Today, at the peak oil price of 139 US dollars, the price of 95-octane petrol at Circle K has climbed to 1,954 euros/liter.

However, the change in the oil price has only a partial impact on the price of petrol, as taxes and duties are applied to petrol alongside the retail price (in 2008 the excise duty on petrol was 21.7 santims/l (30.88 cents/l), this year - 50.9 cents/l), as well as a sales surcharge.

Buying full tanks and cans of petrol

Despite the extremely sharp rise in fuel prices, demand is so high that even fuel traders who have been operating in Latvia for decades were surprised.

Ojārs Karčevskis, Chairman of the Board of the Latvian Fuel Traders Association, admitted that in recent days the demand for fuel has increased, which fuel traders had not counted on. "The buzz has created additional demand that was not expected in March. We cannot reorganize and cover all the needs that have unexpectedly increased so quickly," he told TV3's "900 Sekundes" program, adding that there would be enough fuel in Latvia, even though there are some difficulties at the moment.

Does the majority of the Saeima want to keep the excise duty on fuel as it is?

The public initiative platform Manabalss.lv has collected the necessary 10,000 signatures in 17 days for an initiative to reduce the excise duty on fuel.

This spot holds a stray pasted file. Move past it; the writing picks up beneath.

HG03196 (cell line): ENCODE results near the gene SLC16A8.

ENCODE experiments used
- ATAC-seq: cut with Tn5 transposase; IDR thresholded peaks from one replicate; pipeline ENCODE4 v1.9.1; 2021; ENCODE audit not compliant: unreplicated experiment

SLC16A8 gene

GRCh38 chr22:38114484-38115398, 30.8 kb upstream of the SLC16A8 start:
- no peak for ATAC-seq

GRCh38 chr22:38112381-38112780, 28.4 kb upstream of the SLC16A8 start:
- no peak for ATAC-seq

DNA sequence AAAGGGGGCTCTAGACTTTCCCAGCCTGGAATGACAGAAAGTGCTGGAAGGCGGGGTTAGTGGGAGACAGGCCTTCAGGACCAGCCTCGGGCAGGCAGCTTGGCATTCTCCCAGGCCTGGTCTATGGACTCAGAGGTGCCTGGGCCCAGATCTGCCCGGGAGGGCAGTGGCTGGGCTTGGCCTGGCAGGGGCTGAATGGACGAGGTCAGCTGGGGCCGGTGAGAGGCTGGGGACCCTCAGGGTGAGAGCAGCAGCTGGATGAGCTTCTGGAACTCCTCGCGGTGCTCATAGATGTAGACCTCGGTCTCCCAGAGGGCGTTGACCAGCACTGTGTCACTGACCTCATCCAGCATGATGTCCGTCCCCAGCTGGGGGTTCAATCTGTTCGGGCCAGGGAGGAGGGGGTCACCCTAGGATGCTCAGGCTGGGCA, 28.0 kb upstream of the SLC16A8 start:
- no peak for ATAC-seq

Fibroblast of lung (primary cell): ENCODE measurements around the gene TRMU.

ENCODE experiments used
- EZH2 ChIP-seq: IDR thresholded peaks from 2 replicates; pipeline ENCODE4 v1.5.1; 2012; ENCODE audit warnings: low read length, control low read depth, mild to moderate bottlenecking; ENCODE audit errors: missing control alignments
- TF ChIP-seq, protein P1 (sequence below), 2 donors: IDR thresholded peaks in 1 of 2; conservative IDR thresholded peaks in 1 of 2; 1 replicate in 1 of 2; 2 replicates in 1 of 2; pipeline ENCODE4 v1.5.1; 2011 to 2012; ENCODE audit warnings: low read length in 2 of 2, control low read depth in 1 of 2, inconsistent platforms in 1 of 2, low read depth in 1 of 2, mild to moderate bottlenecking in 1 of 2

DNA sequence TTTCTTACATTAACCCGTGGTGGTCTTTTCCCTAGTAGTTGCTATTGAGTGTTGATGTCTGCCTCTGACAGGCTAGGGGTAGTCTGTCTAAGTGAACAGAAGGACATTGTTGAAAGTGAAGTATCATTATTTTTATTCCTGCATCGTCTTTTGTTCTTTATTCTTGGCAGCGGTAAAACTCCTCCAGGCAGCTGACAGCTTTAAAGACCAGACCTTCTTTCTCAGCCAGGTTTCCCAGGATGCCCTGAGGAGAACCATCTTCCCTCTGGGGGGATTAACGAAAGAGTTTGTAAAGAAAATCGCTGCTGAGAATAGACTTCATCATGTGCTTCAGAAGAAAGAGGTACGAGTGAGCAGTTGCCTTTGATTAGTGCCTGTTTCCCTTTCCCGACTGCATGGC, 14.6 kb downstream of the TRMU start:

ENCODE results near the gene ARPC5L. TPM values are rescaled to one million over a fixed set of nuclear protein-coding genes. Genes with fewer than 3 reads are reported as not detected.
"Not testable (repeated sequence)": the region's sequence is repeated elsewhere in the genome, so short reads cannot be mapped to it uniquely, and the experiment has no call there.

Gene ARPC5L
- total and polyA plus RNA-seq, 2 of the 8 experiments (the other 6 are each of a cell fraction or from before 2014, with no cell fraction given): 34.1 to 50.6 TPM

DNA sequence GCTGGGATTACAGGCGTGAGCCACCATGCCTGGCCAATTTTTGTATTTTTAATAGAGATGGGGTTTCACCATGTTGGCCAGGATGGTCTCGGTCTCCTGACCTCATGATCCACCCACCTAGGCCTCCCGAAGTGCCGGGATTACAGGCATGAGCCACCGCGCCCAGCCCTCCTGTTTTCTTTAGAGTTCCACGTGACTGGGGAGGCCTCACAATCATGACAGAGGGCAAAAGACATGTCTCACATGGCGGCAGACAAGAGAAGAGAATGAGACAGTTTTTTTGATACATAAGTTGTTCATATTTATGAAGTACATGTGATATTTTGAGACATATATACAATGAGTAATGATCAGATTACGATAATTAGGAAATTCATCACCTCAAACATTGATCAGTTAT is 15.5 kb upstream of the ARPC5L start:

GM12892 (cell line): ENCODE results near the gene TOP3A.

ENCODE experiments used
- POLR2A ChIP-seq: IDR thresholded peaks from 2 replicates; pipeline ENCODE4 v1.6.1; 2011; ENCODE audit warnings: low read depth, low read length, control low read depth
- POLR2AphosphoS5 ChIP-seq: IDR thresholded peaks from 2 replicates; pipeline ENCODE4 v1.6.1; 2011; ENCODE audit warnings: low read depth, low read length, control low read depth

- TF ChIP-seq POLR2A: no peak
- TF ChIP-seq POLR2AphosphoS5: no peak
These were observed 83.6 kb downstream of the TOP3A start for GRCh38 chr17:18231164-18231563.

The author of the initiative, Jānis Taube, points out that, as in Poland for example, reducing excise duty on fuel would be a way to compensate the end consumer for the sharp increase in fuel prices. He is convinced that fuel is not a luxury good.

Ojārs Karčevskis also believes that the increase in fuel prices in Latvia can be limited by reducing the excise duty and moving away from biocomponents. In an interview with "900 Sekundes", he said that biofuel is produced from plant products such as wheat, maize and rapeseed, and that Ukraine is an important producer of these crops, which are unlikely to be harvested this year because of the hostilities. "So we would gain significantly in price and reduce the risk of having to buy these products. We could use pure oil products," said Karčevskis.

Members of the Union of Greens and Farmers (Zaļo un Zemnieku Savienība, ZZS) Saeima faction, together with other opposition MPs, proposed to reduce excise duties on fuel in response to soaring oil prices on world markets. The opposition MPs had submitted to the Saeima an amendment to the Law on Excise Duties which would reduce excise duty by 0.15 euro per liter, provided that Brent Crude oil prices on the stock exchange exceed 100 US dollars per barrel. This would result in a 0.18 euro per liter reduction in the retail price, ZZS had calculated.